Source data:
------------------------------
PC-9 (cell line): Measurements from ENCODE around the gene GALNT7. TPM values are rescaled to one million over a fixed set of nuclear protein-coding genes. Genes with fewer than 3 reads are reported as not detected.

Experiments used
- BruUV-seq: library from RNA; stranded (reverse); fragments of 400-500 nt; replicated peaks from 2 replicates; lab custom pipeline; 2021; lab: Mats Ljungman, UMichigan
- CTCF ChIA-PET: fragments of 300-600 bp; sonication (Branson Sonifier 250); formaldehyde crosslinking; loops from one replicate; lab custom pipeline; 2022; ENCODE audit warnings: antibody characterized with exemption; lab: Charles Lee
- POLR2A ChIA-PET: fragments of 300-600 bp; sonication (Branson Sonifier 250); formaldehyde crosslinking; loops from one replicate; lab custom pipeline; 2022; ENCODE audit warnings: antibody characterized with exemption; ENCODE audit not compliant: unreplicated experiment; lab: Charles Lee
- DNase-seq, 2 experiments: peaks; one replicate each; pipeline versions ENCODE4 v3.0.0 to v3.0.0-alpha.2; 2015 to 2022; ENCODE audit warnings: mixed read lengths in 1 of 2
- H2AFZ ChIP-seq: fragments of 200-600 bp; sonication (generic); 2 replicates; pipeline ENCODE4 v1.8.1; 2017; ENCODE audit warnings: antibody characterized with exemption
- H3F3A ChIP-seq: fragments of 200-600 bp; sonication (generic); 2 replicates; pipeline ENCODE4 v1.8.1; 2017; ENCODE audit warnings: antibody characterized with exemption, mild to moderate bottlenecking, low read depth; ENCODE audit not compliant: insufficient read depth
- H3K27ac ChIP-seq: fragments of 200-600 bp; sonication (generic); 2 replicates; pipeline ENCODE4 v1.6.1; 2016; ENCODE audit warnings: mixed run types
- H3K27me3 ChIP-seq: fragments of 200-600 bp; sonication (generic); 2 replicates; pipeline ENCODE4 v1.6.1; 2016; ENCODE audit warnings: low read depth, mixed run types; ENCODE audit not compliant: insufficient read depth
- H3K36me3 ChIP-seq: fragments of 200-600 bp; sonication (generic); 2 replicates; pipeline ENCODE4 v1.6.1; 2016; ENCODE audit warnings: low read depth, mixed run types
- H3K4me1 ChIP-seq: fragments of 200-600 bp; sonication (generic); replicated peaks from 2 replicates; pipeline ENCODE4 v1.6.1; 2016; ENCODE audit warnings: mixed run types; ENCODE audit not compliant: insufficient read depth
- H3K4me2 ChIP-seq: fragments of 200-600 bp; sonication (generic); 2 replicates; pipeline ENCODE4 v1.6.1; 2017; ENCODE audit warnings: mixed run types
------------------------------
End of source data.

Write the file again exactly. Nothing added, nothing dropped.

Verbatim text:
PC-9 (cell line): Measurements from ENCODE around the gene GALNT7. TPM values are rescaled to one million over a fixed set of nuclear protein-coding genes. Genes with fewer than 3 reads are reported as not detected.

Experiments used
- BruUV-seq: library from RNA; stranded (reverse); fragments of 400-500 nt; replicated peaks from 2 replicates; lab custom pipeline; 2021; lab: Mats Ljungman, UMichigan
- CTCF ChIA-PET: fragments of 300-600 bp; sonication (Branson Sonifier 250); formaldehyde crosslinking; loops from one replicate; lab custom pipeline; 2022; ENCODE audit warnings: antibody characterized with exemption; lab: Charles Lee
- POLR2A ChIA-PET: fragments of 300-600 bp; sonication (Branson Sonifier 250); formaldehyde crosslinking; loops from one replicate; lab custom pipeline; 2022; ENCODE audit warnings: antibody characterized with exemption; ENCODE audit not compliant: unreplicated experiment; lab: Charles Lee
- DNase-seq, 2 experiments: peaks; one replicate each; pipeline versions ENCODE4 v3.0.0 to v3.0.0-alpha.2; 2015 to 2022; ENCODE audit warnings: mixed read lengths in 1 of 2
- H2AFZ ChIP-seq: fragments of 200-600 bp; sonication (generic); 2 replicates; pipeline ENCODE4 v1.8.1; 2017; ENCODE audit warnings: antibody characterized with exemption
- H3F3A ChIP-seq: fragments of 200-600 bp; sonication (generic); 2 replicates; pipeline ENCODE4 v1.8.1; 2017; ENCODE audit warnings: antibody characterized with exemption, mild to moderate bottlenecking, low read depth; ENCODE audit not compliant: insufficient read depth
- H3K27ac ChIP-seq: fragments of 200-600 bp; sonication (generic); 2 replicates; pipeline ENCODE4 v1.6.1; 2016; ENCODE audit warnings: mixed run types
- H3K27me3 ChIP-seq: fragments of 200-600 bp; sonication (generic); 2 replicates; pipeline ENCODE4 v1.6.1; 2016; ENCODE audit warnings: low read depth, mixed run types; ENCODE audit not compliant: insufficient read depth
- H3K36me3 ChIP-seq: fragments of 200-600 bp; sonication (generic); 2 replicates; pipeline ENCODE4 v1.6.1; 2016; ENCODE audit warnings: low read depth, mixed run types
- H3K4me1 ChIP-seq: fragments of 200-600 bp; sonication (generic); replicated peaks from 2 replicates; pipeline ENCODE4 v1.6.1; 2016; ENCODE audit warnings: mixed run types; ENCODE audit not compliant: insufficient read depth
- H3K4me2 ChIP-seq: fragments of 200-600 bp; sonication (generic); 2 replicates; pipeline ENCODE4 v1.6.1; 2017; ENCODE audit warnings: mixed run types